Questions tagged [terminology]

questions about definitions, terms, and common names in theoretical computer science.

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What Pure Type Systems have dependent types

What precisely are dependent types? Is it a syntactic property of some type system? This seems to suggest that dependent types are defined through phase distinctions. For example, if a variable is ...
Trebor's user avatar
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Could an *implicitly* defined graph be a member of a *strongly-explicit* family of expanders?

There seems to be a slight difference in terminology among a couple of different traditions within theoretical computer science. To have a quantum computer simulate the Hamiltonian evolution of $\exp(...
Mark S's user avatar
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What is a "strongly complementary pair" of primal/dual solutions to a linear program?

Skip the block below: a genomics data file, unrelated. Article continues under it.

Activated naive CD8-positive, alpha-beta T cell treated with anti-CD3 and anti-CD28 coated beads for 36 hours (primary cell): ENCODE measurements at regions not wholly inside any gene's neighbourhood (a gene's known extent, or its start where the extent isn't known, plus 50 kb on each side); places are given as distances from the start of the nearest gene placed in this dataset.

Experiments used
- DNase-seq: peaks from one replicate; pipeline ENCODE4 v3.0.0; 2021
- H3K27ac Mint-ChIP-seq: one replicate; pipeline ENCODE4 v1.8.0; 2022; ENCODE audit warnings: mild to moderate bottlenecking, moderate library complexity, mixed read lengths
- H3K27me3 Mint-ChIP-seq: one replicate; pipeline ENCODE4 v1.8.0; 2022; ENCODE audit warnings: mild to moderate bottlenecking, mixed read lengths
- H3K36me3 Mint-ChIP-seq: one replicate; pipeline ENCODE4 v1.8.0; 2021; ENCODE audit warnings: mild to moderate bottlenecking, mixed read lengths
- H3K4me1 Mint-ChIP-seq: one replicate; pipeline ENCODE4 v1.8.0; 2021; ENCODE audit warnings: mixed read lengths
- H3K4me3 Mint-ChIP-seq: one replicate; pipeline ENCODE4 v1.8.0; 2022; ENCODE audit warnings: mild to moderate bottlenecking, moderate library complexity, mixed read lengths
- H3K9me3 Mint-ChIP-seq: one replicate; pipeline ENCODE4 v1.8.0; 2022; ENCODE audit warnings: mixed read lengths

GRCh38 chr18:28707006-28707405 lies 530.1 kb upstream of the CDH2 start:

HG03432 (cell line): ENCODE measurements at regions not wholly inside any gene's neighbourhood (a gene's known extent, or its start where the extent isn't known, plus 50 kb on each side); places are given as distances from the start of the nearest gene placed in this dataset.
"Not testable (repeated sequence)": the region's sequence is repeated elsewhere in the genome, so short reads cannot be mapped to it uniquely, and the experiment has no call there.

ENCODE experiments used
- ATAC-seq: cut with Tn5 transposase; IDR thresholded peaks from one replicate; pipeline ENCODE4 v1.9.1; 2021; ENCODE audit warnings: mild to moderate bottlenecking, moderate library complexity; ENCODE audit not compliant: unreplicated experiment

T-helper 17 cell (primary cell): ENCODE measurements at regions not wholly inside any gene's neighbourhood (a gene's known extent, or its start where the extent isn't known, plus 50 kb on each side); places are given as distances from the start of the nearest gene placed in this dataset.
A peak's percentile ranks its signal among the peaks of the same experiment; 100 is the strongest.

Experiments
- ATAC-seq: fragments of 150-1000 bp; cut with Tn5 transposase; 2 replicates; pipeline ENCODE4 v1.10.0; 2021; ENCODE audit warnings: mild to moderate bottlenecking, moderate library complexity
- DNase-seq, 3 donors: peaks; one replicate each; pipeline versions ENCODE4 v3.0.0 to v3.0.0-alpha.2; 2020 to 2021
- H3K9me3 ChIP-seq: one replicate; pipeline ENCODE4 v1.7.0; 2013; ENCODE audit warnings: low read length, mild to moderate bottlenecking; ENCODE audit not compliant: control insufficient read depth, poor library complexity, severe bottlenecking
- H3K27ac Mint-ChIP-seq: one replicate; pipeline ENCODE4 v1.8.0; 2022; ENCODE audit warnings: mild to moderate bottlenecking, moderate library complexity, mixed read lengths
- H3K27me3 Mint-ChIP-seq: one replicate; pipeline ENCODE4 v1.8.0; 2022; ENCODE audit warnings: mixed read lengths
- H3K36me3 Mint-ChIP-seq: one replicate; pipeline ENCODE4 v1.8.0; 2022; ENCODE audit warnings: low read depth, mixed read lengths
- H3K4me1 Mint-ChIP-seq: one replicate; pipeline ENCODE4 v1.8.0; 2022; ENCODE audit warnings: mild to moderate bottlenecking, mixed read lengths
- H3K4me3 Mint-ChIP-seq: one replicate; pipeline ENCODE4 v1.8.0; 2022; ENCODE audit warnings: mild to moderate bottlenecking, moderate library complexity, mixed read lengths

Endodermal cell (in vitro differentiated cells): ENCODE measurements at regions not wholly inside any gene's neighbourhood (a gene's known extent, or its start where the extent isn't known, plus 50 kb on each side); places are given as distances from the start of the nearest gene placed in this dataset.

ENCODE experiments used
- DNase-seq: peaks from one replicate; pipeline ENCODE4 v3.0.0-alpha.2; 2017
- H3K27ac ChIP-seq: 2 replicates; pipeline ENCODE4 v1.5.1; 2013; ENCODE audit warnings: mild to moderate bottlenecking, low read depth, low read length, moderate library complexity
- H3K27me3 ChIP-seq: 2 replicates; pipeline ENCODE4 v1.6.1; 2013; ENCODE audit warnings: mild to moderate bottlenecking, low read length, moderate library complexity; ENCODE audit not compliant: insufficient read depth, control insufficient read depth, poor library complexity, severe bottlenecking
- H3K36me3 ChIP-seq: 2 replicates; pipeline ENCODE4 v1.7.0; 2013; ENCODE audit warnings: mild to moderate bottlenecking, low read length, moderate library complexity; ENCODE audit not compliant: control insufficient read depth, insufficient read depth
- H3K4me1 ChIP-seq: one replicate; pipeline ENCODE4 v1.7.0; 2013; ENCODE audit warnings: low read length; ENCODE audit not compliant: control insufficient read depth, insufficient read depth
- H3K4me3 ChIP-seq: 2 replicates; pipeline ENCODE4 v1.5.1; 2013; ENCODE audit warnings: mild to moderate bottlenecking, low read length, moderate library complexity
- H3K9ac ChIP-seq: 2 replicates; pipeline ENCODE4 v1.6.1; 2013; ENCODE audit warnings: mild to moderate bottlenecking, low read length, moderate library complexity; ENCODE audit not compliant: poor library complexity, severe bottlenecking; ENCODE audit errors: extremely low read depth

While trying to understand this paper by Hammer, Hansen and Simeone, I came across some terminology I was unfamiliar with: the notion of a "strongly complementary pair". For a linear program ...
RubenVerhaegh's user avatar
3 votes
0 answers
205 views

HyperLogLog: Why “Hyper?”

I was teaching the HyperLogLog estimator in class earlier this week and a student asked where the “hyper” bit came from. I know that HyperLogLog is a refinement/improvement to the LogLog estimator, so ...
templatetypedef's user avatar
4 votes
0 answers
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Terminology for languages of pairs of words

I want to consider $L \subset A^* \times B^*$ as a "language". Is there standard terminology for this? I wrote "double language" first (but that doesn't sound right to me), then &...
Ville Salo's user avatar
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Complexity class name for the class of languages that are $\Sigma^1_1$-definable over finite domains

Let ${\cal L}=\{Y_1,..., Y_k, X\}$ be a finite relational language such that $X$ is a unary relation name. Let $\phi(X,\bar{Y})\in{\cal L}$ be a first-order formula (the formula can have the equality ...
Erfan Khaniki's user avatar
2 votes
2 answers
166 views

Adjective for: algorithm that outputs its input if it is one of its outputs?

Is there a well established adjective or name for an algorithm such that, given as input any of its own output, always outputs it unchanged? In other words, an algorithm such that it implements a ...